|Overall Rating||Gold - expired|
|Submission Date||July 30, 2014|
OP-23: Waste Diversion
|1.79 / 3.00||
Office of Sustainability
Materials diverted from the solid waste landfill or incinerator:
Materials disposed in a solid waste landfill or incinerator :
A brief description of programs, policies, infrastructure investments, outreach efforts, and/or other factors that contributed to the diversion rate, including efforts made during the previous three years:
Stanford University's Waste Reduction and Recycling Program was established over 30 years ago and reaches all areas of campus. Over 5000 carefully-signed recycling bins are in place on campus including in each building, all residence halls, and numerous outdoor gathering points. Food waste is collected from all dining halls, cafes, and housing areas. Stanford established a special event recycling and composting program. Yard trimmings are collected from the Grounds Department. Numerous outreach and educational opportunities are provided to all stakeholders on campus. Staff work with students on special projects and Stanford has participated in the nationwide RecycleMania competition each year since 2007.
For more information, please visit the following websites:
A brief description of any food donation programs employed by the institution:
Stanford Dining donates leftover usable food to the student-run program SPOON (Stanford Project on Hunger, http://hunger.stanford.edu/) to distribute to the Palo Alto Opportunity Center. The partnership with SPOON results in about 12,000 pounds of donated food annually. Stanford Dining also donates to the Heart and Home Women's Shelter.
A brief description of any pre-consumer food waste composting program employed by the institution:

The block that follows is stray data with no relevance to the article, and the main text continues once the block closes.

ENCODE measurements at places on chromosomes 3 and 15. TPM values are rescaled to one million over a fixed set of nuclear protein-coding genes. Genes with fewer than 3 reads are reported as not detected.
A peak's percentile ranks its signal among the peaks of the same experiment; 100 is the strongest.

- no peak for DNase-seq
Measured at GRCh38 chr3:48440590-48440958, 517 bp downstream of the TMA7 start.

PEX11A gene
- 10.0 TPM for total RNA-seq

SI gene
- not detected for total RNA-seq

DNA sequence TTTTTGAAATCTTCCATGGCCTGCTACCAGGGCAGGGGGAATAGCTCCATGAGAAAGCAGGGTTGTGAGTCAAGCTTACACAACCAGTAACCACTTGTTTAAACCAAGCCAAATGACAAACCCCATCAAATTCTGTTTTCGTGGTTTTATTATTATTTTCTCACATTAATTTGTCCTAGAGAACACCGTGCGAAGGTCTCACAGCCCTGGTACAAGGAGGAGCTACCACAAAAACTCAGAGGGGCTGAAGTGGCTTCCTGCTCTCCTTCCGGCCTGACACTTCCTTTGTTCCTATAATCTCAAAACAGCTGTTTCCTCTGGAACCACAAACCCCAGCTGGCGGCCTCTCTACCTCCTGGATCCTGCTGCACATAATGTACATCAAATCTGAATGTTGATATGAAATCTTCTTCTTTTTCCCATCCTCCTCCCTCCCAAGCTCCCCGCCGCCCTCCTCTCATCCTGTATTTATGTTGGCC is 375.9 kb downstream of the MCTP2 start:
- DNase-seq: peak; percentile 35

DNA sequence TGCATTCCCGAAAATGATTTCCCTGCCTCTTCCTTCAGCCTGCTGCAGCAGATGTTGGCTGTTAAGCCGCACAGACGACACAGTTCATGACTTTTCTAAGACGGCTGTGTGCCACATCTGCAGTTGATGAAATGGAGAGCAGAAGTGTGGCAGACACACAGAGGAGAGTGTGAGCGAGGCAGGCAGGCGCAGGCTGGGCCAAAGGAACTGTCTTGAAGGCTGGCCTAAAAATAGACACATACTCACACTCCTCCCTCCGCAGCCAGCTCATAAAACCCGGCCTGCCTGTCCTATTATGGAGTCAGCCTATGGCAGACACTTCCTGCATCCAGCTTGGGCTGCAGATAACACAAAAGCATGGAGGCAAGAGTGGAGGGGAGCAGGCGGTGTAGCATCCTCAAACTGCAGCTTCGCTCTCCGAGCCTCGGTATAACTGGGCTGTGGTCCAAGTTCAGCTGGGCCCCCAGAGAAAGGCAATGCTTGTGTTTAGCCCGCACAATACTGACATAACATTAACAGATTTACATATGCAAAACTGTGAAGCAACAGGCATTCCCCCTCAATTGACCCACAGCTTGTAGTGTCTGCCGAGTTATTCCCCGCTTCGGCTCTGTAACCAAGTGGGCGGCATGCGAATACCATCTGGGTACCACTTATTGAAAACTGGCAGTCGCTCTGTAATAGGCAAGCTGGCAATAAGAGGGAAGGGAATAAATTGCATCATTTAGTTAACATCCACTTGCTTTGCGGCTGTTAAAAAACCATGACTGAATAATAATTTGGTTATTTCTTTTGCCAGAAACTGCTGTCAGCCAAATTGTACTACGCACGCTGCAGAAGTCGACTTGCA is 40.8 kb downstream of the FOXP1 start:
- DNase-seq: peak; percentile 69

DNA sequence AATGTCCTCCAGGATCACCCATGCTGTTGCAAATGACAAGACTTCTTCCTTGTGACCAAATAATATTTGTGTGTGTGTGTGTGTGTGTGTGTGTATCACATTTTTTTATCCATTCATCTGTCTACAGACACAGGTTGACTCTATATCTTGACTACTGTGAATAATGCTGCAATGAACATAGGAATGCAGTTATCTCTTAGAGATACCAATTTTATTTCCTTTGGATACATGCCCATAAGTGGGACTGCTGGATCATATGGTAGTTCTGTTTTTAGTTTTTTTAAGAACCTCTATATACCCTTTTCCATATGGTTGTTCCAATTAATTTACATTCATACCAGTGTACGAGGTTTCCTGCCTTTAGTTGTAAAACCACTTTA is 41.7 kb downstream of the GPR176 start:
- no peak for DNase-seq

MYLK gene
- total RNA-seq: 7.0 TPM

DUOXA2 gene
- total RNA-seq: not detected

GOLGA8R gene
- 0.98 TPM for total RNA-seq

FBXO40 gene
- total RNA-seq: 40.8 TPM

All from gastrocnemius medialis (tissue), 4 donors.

All dining halls collect pre- and post-production food waste, which is sent to an off-site composting facility. The finished compost is then returned to campus for use in one of seven Dining Hall Gardens, on the Stanford Educational Farm, and for various landscaping needs. Stanford annually composts over 1 million tons of food waste from its dining halls and other campus eateries.
A brief description of any post-consumer food waste composting program employed by the institution:
A major focus of the Sustainable Food Program is to reduce the impact of Stanford Dining’s operations through efficiency measures, education of our staff and customers, collaborative efforts with our partners across campus and creative design solutions to complex behavioral challenges. The post-consumer composting program is an ideal example of these initiatives. Stanford employs Student Compost Coordinators, works with student groups, and sponsors class projects in the School of Engineering to monitor and improve the post-consumer composting program.
Does the institution include the following materials in its waste diversion efforts?:
|Yes or No|
|Paper, plastics, glass, metals, and other recyclable containers||Yes|
|Food for animals||Yes|
|Plant materials composting||Yes|
|Animal bedding composting||Yes|
|White goods (i.e. appliances)||Yes|
|Residence hall move-in/move-out waste||Yes|
Other materials that the institution includes in its waste diversion efforts:
Plastic film, grasscycling material, brush to mulch program material, logs to chips program material, wood waste (in addition to pallets).
The information presented here is self-reported. While AASHE staff review portions of all STARS reports and institutions are welcome to seek additional forms of review, the data in STARS reports are not verified by AASHE. If you believe any of this information is erroneous or inconsistent with credit criteria, please review the process for inquiring about the information reported by an institution and complete the Data Inquiry Form.